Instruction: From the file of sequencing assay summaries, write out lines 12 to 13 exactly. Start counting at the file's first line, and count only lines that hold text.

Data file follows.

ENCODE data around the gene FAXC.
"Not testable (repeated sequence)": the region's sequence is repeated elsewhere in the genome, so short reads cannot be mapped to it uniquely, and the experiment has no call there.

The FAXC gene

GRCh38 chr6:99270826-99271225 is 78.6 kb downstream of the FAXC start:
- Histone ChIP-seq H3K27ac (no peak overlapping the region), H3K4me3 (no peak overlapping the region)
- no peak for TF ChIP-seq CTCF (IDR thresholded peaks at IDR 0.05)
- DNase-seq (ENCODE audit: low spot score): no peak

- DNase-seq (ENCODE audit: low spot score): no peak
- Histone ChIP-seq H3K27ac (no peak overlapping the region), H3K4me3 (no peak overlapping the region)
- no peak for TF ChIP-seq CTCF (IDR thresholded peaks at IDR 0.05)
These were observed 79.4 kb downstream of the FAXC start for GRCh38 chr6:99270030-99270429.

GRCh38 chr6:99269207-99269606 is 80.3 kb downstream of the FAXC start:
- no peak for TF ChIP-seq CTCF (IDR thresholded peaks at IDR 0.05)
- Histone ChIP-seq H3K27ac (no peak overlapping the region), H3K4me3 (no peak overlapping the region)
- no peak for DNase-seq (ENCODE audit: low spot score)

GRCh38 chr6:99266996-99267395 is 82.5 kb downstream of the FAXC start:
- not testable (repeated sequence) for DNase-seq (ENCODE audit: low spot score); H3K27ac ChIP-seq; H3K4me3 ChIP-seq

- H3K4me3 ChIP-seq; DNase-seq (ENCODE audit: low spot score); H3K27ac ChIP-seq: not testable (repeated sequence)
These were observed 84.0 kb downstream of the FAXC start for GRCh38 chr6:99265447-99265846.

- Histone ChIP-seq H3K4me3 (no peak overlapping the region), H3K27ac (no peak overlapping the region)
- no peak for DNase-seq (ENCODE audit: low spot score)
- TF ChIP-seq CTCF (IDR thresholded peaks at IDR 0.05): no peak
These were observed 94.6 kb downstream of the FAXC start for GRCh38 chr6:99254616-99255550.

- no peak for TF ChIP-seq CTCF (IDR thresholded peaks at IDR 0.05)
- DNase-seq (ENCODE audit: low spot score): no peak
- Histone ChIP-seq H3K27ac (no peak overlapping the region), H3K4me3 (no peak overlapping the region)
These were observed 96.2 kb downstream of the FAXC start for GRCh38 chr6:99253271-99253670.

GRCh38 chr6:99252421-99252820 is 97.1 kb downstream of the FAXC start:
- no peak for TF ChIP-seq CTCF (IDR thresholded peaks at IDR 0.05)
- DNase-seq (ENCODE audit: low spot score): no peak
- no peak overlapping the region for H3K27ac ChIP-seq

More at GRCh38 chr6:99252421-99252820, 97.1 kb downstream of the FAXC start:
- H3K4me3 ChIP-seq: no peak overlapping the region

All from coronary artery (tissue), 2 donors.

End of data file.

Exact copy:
GRCh38 chr6:99269207-99269606 is 80.3 kb downstream of the FAXC start:
- no peak for TF ChIP-seq CTCF (IDR thresholded peaks at IDR 0.05)